On academic freedom

Did someone once say that you don’t really value your home country until you travel abroad? (Orwell or Kipling?) I have the same feeling. Despite what people in Hong Kong endlessly complained about its education system, I don’t think it’s really that bad. To be honest, current debates about the threat to academic freedom because Chan Kin Man at CUHK will go on trial for initiating the Occupy Central movement in 2014 and Arthur Li is now the chairperson of the Council of the University of Hong Kong were utterly stupid. I know my view here sounds very provocative, offensive and ‘controversial’ to the pro-democracy supporters, but I have the reasons to say so.

A couple of weeks ago, it was reported in Australian media that the Education Minister, a weasel called Simon Birmingham, axed funding to 11 ARC-approved research projects (like UGC in HK and ESRC in UK, all ARC-approved research projects underwent rigorous process of peer review), all of which are in the domain of the humanities. Griffith was also affected, with a project worth A$226,811 dis-approved by the minister at the last minute. Not only that, he even twittered on his account ridiculing the research projects. The minister even supported the racist politician Pauline Hanson’s stupid motion ‘It’s OK to be white‘ in the Senate so you can see how nasty and useless politicians here can be. For more info, please check this link out.

On this, I asked a fellow Australian colleague whether it’s possible for Griffith to hire a QC and sue the Australian government or do something like constitutional/judicial review on such disgraceful political intervention. (That’s a typical move made by Hong Kong people and Americans: when politics fails, go to the court.) Just imagine. Even Arthur Li and C. Y. Leung were well known for their strong opinions, there was no such incident of naked assault on academic freedom. So far, there is no last-minute block from the Hong Kong government to the grants to academics given by the RGC/UGC. I can also imagine if Carrie Lam or the EDB chief suddenly blocked an RGC-approved grant, the academics will definitely go to the court and seek judicial review on the count that such an intervention violates Articles 136 and 137 of the Basic Law, which reads:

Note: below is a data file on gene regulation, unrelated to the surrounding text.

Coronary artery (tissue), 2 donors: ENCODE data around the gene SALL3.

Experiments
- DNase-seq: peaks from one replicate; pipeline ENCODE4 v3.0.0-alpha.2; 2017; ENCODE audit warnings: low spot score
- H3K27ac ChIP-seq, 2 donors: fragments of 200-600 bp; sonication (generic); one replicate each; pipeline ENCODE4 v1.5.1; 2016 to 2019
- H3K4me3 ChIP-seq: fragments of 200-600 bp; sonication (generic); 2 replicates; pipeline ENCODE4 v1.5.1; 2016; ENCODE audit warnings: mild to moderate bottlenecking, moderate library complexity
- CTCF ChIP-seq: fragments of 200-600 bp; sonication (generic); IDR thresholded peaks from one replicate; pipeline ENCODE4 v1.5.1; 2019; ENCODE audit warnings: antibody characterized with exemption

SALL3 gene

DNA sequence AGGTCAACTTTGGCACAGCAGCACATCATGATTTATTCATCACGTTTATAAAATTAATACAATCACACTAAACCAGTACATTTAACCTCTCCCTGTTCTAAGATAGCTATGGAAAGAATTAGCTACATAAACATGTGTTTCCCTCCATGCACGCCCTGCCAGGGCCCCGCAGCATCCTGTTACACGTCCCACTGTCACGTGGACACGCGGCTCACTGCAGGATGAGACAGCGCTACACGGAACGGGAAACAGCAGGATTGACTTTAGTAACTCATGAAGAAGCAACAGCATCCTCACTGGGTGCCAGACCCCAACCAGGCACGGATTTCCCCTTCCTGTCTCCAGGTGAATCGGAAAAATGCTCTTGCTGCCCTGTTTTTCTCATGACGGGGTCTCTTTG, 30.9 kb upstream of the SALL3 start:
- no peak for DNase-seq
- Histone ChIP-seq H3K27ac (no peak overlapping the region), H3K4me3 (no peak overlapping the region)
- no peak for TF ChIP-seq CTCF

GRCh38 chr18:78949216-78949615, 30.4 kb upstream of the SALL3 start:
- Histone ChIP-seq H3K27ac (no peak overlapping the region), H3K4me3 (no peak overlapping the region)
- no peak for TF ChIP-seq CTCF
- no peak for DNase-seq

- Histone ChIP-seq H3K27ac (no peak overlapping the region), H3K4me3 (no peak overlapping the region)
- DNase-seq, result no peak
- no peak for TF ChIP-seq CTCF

Article 136

On the basis of the previous educational system, the Government of the Hong Kong Special Administrative Region shall, on its own, formulate policies on the development and improvement of education, including policies regarding the educational system and its administration, the language of instruction, the allocation of funds, the examination system, the system of academic awards and the recognition of educational qualifications.
Community organizations and individuals may, in accordance with law, run educational undertakings of various kinds in the Hong Kong Special Administrative Region.

Article 137

Educational institutions of all kinds may retain their autonomy and enjoy academic freedom. They may continue to recruit staff and use teaching materials from outside the Hong Kong Special Administrative Region. Schools run by religious organizations may continue to provide religious education, including courses in religion.
Students shall enjoy freedom of choice of educational institutions and freedom to pursue their education outside the Hong Kong Special Administrative Region.

Articles 136 and 137 of the Basic Law

Unfortunately, the Australian constitution didn’t have these two articles. The constitutions of Hong Kong and Australia don’t have any Bill of Rights, but if one takes a closer look into the Basic Law, a lot of clauses and articles aren’t that bad in terms of protecting human rights and freedom. It’s not a perfect constitution, but at least, these two articles may sound like the ‘Second Amendment’ that protects academic freedom from such naked ideological assault in Australia.

I know I might sound hypocritical here given the fact that I’m in Australia, not in Hong Kong. There are so many good things about Australia and there are reasons why there are concerns over Hong Kong losing its charm. The city is too crowded with Mainland Chinese tourists, too polluted, etc. But seriously, Hong Kong is not that bad and crazy as one can see in the post-truth politics here.

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